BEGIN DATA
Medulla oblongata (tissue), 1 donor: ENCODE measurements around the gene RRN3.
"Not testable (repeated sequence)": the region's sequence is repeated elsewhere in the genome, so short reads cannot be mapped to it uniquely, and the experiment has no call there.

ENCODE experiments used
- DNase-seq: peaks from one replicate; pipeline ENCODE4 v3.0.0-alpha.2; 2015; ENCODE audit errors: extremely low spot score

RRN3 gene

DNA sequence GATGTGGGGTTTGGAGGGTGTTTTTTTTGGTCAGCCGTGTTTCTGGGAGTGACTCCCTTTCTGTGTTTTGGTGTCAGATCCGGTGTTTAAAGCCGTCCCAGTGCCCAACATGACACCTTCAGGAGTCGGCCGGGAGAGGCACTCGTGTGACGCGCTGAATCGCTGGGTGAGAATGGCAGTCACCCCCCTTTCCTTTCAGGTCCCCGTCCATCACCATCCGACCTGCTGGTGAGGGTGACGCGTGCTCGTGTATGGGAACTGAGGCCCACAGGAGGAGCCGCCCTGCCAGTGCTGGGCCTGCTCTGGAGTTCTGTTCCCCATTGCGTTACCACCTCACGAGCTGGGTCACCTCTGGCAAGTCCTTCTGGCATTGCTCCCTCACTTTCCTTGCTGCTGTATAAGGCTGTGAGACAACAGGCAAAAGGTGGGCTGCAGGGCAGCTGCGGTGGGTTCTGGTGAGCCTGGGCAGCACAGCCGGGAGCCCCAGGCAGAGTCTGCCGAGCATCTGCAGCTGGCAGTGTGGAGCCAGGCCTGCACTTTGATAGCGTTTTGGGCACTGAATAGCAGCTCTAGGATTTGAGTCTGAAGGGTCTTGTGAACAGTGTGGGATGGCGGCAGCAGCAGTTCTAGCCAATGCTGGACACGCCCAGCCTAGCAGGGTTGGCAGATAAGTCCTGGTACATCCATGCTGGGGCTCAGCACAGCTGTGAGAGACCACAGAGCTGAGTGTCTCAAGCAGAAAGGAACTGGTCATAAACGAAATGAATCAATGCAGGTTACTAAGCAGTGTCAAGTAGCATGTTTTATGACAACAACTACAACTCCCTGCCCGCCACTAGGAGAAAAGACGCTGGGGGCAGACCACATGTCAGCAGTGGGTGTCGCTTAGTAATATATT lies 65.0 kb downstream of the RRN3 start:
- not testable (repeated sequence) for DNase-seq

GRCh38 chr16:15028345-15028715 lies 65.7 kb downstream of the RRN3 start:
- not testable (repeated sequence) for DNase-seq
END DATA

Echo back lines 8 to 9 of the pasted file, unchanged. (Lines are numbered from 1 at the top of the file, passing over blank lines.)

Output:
GRCh38 chr16:15028345-15028715 lies 65.7 kb downstream of the RRN3 start:
- not testable (repeated sequence) for DNase-seq